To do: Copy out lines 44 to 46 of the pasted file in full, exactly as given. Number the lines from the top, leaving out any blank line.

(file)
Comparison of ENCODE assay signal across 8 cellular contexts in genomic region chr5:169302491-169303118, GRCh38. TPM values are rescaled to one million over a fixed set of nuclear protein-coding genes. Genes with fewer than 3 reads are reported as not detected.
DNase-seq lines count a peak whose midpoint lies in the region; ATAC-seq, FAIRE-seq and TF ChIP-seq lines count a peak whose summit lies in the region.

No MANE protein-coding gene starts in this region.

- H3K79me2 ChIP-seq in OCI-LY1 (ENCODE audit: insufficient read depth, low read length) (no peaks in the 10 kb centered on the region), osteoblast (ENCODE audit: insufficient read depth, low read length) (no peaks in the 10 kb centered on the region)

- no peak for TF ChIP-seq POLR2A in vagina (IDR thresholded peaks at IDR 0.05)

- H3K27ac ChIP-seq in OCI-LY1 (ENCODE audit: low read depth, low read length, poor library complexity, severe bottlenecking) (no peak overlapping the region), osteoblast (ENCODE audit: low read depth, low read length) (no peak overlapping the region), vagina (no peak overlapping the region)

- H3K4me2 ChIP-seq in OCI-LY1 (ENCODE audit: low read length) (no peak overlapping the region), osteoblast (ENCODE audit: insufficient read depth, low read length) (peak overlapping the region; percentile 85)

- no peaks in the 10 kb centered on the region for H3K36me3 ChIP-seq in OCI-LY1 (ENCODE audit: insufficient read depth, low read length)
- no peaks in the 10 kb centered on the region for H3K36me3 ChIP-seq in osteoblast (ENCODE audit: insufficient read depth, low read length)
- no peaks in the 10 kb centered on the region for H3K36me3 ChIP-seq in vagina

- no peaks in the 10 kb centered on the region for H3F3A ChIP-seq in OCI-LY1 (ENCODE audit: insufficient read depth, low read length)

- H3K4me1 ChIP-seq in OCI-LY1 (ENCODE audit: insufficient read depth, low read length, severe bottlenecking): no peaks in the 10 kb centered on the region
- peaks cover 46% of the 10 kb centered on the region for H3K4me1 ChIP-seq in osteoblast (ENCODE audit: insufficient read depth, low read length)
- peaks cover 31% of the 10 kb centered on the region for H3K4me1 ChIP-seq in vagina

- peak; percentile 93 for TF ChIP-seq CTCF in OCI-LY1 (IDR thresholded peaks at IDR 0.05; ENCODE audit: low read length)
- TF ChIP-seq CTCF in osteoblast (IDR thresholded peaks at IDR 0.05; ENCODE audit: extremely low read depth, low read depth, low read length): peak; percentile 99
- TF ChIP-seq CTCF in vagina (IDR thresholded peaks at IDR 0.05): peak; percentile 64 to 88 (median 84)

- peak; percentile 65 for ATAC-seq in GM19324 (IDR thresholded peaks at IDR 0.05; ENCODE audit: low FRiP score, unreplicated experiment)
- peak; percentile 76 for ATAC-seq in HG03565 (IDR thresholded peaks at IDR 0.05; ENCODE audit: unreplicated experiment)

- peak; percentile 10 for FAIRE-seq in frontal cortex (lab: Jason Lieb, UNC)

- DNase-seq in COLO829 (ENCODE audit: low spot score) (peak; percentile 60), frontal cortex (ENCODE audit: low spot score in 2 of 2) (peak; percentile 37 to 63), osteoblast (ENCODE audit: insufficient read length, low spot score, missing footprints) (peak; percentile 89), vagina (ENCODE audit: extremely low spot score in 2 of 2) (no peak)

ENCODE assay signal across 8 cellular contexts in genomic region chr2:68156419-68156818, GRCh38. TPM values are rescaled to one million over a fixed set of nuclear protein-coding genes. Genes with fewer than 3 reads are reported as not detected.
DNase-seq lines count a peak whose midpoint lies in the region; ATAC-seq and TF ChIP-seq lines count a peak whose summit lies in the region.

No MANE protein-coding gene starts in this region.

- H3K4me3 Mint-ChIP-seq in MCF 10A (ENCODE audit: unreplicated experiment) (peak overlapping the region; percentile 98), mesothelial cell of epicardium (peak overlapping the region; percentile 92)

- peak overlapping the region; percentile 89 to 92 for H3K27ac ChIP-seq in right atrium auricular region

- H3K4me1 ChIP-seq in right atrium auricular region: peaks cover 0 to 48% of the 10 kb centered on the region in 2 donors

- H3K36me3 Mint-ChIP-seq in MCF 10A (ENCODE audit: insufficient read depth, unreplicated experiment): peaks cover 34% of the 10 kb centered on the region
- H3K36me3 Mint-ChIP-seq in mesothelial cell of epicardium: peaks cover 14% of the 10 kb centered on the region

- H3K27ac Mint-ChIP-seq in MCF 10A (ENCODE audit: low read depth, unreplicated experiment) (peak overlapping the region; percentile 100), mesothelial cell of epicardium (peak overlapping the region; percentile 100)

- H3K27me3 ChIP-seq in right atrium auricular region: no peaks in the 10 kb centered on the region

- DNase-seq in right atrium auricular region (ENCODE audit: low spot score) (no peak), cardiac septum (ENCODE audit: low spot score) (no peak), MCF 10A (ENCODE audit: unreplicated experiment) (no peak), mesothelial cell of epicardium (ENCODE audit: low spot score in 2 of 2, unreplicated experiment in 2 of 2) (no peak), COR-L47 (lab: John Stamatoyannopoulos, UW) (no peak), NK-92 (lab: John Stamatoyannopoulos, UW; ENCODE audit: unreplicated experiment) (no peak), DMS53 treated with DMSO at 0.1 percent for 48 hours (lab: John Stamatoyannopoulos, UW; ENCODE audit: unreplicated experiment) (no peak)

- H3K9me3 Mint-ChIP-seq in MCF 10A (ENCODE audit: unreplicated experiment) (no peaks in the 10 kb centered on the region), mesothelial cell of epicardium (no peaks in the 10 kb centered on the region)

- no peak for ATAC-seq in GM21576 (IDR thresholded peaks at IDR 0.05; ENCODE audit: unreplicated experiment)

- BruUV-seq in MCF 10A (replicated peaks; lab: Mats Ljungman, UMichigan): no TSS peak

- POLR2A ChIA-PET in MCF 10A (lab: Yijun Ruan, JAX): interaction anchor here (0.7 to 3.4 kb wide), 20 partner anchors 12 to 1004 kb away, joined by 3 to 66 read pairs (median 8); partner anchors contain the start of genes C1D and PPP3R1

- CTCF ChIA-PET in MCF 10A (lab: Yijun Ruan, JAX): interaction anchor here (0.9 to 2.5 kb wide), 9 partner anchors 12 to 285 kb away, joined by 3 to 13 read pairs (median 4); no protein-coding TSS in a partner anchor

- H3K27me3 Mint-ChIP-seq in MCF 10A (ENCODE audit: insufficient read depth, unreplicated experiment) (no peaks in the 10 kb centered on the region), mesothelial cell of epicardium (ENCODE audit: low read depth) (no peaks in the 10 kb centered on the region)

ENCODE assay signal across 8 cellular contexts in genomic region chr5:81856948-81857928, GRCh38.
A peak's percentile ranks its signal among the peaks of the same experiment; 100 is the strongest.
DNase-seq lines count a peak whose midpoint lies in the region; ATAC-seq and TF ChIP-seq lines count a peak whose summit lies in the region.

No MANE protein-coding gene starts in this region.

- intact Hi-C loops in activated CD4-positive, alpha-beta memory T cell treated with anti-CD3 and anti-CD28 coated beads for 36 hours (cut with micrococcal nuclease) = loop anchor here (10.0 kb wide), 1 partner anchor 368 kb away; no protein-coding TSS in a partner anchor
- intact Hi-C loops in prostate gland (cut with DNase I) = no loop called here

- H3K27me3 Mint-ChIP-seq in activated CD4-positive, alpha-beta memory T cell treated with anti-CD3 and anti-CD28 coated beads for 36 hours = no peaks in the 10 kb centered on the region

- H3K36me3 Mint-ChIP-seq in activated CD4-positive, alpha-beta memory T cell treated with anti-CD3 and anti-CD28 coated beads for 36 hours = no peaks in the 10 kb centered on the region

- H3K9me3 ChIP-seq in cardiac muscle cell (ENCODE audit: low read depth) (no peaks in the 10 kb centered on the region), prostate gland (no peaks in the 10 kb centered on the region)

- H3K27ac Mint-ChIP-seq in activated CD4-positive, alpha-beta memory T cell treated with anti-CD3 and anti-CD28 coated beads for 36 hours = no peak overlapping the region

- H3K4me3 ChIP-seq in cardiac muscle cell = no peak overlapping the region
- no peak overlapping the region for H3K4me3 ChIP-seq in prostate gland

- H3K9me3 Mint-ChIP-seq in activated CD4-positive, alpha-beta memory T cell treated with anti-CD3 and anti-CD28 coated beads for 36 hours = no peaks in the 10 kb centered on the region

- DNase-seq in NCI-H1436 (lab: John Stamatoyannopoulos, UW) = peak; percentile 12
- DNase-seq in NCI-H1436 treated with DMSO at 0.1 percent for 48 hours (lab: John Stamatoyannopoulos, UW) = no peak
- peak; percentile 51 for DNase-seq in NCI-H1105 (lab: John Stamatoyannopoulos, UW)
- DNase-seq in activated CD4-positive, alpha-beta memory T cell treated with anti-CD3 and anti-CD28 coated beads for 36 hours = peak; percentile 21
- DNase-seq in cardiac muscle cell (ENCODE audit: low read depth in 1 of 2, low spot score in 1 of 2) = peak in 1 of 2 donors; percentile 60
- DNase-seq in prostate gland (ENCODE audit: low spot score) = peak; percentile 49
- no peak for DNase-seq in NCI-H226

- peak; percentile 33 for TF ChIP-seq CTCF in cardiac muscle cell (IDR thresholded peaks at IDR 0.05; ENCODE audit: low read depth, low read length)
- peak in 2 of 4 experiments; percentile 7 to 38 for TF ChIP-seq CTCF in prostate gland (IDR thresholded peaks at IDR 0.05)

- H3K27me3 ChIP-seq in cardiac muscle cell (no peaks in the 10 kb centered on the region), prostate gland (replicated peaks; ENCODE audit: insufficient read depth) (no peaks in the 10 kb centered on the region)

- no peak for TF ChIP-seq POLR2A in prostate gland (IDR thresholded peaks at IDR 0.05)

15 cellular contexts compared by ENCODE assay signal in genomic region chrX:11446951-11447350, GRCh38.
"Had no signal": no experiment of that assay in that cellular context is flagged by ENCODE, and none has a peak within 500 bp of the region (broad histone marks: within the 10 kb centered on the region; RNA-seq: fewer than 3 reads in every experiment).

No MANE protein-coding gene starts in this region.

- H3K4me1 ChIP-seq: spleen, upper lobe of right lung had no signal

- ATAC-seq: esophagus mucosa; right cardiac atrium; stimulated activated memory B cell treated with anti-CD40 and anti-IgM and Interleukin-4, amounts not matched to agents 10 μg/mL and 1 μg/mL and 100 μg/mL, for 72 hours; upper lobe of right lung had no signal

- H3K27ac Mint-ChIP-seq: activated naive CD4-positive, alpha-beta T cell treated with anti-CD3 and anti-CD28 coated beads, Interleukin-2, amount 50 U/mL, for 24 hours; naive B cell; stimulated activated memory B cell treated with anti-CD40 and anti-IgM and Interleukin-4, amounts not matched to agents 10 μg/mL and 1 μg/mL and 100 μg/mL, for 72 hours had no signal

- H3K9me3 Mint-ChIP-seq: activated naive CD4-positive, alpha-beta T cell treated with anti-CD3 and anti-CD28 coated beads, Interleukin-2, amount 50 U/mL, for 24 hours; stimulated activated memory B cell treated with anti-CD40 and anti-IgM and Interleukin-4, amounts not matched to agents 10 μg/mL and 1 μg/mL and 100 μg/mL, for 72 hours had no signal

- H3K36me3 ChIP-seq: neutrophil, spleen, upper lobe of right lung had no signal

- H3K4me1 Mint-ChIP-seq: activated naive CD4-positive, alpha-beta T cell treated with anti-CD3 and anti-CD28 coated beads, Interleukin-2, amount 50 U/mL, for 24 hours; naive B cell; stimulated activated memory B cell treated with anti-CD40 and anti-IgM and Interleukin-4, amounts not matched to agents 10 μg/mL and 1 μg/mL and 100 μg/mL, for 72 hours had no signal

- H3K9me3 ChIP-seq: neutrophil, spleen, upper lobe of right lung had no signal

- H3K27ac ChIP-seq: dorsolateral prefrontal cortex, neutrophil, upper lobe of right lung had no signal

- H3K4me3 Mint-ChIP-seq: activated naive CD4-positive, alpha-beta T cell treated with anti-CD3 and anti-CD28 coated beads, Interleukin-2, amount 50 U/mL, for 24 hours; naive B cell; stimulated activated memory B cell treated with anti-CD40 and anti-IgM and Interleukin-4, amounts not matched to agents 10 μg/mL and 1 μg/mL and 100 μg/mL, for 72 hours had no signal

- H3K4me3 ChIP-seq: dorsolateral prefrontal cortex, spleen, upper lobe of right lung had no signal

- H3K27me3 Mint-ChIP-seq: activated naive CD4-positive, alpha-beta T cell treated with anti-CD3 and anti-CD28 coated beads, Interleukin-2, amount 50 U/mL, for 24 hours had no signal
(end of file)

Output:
- intact Hi-C loops in prostate gland (cut with DNase I) = no loop called here

- H3K27me3 Mint-ChIP-seq in activated CD4-positive, alpha-beta memory T cell treated with anti-CD3 and anti-CD28 coated beads for 36 hours = no peaks in the 10 kb centered on the region

- H3K36me3 Mint-ChIP-seq in activated CD4-positive, alpha-beta memory T cell treated with anti-CD3 and anti-CD28 coated beads for 36 hours = no peaks in the 10 kb centered on the region